For the Asian plastics recycling industry, which remains the largest market for U.S. scrap plastics, the shipping situation has caused “an upset to the normal moving of plastic scraps to user countries in Southeast Asia and a short-supply situation is seen,” Wong wrote.

During the first quarter of this year, shipping lines reduced the numbers of sailings across the Pacific Ocean. According to The Wall Street Journal, containership operators as of early March had cancelled over 110 sailings bound for North American ports; normally, there are about 200 containership sailings across the Pacific a month.

The reduction came as Chinese factories produced fewer goods and the Chinese logistics industry has struggled to move products to and from ports. Because of the production slowdown, fewer ships are needed to bring goods to North America. As a result, fewer ships and containers have been arriving on U.S. shores, meaning fewer were available to make the return trip to Asia.

Paper industry publication RISI reports the lack of shipping capacity has reduced recovered fiber exports from the U.S., Europe and Japan. Sources described difficulties getting containers for exports and rising costs to ship recovered paper.

The Wall Street Journal reported U.S. railroads and truckers serving ports are also being affected, with drivers struggling to pick up and drop off containers because of reduced gate capacity at ports. The Los Angeles Times wrote about the disruptions hurting truckers and dockworkers at the ports of Los Angeles and Long Beach, the busiest ports in the Western Hemisphere.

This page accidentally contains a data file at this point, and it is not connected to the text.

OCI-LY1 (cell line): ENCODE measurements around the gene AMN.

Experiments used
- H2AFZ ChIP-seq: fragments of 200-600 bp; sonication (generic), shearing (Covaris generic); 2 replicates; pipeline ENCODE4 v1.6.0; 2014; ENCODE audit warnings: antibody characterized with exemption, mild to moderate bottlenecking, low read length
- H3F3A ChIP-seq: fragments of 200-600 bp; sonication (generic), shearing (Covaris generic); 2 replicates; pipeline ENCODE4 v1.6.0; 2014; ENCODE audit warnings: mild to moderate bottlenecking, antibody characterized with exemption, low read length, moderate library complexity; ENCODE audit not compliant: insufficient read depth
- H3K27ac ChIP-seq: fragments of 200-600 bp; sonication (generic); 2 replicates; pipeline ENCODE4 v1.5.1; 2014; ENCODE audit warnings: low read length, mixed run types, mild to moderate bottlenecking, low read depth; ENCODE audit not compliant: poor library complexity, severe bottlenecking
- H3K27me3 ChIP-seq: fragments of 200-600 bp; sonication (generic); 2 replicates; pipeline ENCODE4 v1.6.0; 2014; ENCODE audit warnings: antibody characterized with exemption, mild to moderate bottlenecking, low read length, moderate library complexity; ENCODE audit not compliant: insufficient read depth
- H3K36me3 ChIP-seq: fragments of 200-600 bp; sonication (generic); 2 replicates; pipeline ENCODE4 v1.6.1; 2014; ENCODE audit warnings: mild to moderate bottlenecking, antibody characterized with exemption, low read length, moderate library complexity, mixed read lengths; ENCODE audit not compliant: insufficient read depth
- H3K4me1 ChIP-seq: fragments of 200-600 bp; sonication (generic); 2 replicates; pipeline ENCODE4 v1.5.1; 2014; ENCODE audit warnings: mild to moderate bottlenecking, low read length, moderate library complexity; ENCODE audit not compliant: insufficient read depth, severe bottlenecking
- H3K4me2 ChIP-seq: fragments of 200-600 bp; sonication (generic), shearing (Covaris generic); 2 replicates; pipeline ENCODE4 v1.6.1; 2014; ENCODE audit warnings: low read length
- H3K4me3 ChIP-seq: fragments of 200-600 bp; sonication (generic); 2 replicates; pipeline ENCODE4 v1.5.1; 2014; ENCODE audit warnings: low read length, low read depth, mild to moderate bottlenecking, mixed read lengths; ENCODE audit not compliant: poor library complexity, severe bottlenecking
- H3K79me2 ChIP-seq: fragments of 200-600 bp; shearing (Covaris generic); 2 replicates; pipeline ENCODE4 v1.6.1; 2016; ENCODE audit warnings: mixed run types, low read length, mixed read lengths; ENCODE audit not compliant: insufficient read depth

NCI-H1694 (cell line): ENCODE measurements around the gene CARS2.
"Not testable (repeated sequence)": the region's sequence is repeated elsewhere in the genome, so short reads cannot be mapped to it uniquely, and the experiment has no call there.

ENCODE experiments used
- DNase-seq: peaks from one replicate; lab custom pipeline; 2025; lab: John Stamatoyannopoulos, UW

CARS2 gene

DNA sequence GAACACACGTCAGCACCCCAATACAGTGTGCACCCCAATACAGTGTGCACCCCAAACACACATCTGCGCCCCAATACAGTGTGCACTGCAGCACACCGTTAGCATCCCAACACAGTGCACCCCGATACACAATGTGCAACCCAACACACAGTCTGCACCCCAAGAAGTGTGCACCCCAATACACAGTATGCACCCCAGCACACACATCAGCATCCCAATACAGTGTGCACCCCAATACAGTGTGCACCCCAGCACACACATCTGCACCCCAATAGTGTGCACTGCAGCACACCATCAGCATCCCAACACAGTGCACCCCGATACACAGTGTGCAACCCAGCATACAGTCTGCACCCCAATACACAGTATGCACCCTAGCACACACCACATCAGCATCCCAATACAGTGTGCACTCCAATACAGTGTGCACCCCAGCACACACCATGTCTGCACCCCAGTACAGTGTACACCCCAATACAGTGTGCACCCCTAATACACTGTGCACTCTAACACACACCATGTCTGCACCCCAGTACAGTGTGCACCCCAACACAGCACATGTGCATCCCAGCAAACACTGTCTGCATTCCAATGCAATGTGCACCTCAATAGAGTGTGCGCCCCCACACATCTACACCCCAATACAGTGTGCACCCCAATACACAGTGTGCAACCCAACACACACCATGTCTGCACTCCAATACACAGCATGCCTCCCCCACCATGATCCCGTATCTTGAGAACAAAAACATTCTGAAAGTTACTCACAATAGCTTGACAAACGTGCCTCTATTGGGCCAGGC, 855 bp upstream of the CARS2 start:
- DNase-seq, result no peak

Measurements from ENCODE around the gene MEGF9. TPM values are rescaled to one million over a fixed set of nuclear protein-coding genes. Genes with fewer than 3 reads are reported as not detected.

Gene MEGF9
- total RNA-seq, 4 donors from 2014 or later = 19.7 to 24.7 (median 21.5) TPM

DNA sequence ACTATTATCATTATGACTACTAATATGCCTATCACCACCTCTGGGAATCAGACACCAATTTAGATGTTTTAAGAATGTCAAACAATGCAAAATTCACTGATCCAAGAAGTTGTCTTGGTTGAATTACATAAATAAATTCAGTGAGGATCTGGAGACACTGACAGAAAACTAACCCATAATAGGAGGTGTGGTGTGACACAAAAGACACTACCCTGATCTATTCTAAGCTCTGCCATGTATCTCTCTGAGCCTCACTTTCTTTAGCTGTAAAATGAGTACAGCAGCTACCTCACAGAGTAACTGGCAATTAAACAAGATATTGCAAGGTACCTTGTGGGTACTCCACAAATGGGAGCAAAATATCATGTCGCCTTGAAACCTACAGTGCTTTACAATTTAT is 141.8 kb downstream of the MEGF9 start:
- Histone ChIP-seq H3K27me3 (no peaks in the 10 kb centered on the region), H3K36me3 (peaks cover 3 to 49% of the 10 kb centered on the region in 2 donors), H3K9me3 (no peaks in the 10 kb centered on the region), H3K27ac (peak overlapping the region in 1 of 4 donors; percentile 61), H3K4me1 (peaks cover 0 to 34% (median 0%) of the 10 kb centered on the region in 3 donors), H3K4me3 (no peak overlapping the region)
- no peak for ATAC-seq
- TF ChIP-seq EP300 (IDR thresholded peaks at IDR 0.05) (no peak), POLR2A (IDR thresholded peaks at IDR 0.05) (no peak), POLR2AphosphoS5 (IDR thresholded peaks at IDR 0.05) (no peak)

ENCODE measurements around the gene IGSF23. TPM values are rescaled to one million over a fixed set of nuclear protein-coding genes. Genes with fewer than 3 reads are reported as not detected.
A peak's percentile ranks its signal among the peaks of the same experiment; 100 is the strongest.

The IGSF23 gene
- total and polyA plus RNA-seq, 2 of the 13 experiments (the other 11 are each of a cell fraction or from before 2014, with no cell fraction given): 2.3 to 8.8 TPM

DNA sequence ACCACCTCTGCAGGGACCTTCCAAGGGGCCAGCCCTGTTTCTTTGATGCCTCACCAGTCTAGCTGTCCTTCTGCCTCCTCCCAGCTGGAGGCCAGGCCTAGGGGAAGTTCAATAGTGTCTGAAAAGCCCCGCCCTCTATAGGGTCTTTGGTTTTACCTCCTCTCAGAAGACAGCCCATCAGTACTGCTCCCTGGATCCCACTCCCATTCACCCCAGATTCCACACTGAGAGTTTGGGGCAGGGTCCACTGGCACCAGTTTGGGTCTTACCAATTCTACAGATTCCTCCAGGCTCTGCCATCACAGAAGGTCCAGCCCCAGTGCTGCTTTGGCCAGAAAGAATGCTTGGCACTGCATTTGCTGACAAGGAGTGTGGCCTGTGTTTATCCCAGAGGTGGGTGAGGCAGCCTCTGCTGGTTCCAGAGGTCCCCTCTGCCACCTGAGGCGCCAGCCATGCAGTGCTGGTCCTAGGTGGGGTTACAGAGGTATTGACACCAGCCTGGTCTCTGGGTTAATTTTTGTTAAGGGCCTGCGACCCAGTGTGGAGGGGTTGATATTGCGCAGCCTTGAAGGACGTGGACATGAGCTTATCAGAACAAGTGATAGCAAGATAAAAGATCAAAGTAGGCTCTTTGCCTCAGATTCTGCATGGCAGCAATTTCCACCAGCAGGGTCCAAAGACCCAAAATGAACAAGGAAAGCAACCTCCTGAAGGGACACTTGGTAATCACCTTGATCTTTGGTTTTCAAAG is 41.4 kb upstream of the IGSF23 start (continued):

Hitting stock values and the economy

Pandemic concerns sent global financial markets into wild fluctuation and spawned fears of an economic downturn. Financial institutions Goldman Sachs and JPMorgan in recent days predicted a recession will hit the U.S. economy this year as a result of the coronavirus.

Waste management companies and major end users of recycled materials have seen significant stock value declines during the past week. Waste Management, Republic Services and Waste Connections essentially lost all stock-value gains they’d seen since early 2019, whereas WestRock and International Paper dropped to their lowest share prices in years.

Credit rating firm Moody’s on March 17 published a report showing the waste management and packaging sectors as “largely resilient to coronavirus-related issues” under models employed by Moody’s. Global shipping, however, was classified as having “high exposure” to coronavirus fallout.

Experts disagree about how long it will take for the U.S. economy to rebound from the turbulence. But a disruption in the U.S. economy, whether short-term or long-term, would certainly affect the scrap sector.

Adina Renee Adler of the Institute of Scrap Recycling Industries noted that scrap companies are the “first step in a supply chain,” so any time the manufacturing industries talk about supply chain disruptions, that includes scrap processors.

“Manufacturers curtailing production means they’re demanding less material, and we could have a supply glut again,” Adler said.

Meanwhile, a development separate from the coronavirus posed further problems for the scrap plastic market outlook. Oil prices plummeted last week after a disagreement between OPEC and Russia over oil production cuts. These tanking oil prices represent “one of the worst ripple effects seen by the plastic scrap market,” wrote Wong of the CSPA.

“While most of the recyclers have been in a dire liquidity situation due to very slow moving inventories arising from effects of the coronavirus, a buy-cheap-tomorrow sentiment is now looming in the market and has deterred buying interest all around,” he stated.

Associate Editor Jared Paben contributed to this report.